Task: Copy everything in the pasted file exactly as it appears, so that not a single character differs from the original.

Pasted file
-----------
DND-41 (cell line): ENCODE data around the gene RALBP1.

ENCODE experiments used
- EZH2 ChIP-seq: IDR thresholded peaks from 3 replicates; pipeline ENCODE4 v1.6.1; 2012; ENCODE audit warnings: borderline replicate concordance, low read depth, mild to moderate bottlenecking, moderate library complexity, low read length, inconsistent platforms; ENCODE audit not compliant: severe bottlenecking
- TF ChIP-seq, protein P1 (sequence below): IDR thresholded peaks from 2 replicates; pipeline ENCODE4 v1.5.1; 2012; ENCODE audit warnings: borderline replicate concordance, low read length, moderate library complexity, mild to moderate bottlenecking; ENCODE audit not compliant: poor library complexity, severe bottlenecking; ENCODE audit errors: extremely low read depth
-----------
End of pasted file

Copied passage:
DND-41 (cell line): ENCODE data around the gene RALBP1.

ENCODE experiments used
- EZH2 ChIP-seq: IDR thresholded peaks from 3 replicates; pipeline ENCODE4 v1.6.1; 2012; ENCODE audit warnings: borderline replicate concordance, low read depth, mild to moderate bottlenecking, moderate library complexity, low read length, inconsistent platforms; ENCODE audit not compliant: severe bottlenecking
- TF ChIP-seq, protein P1 (sequence below): IDR thresholded peaks from 2 replicates; pipeline ENCODE4 v1.5.1; 2012; ENCODE audit warnings: borderline replicate concordance, low read length, moderate library complexity, mild to moderate bottlenecking; ENCODE audit not compliant: poor library complexity, severe bottlenecking; ENCODE audit errors: extremely low read depth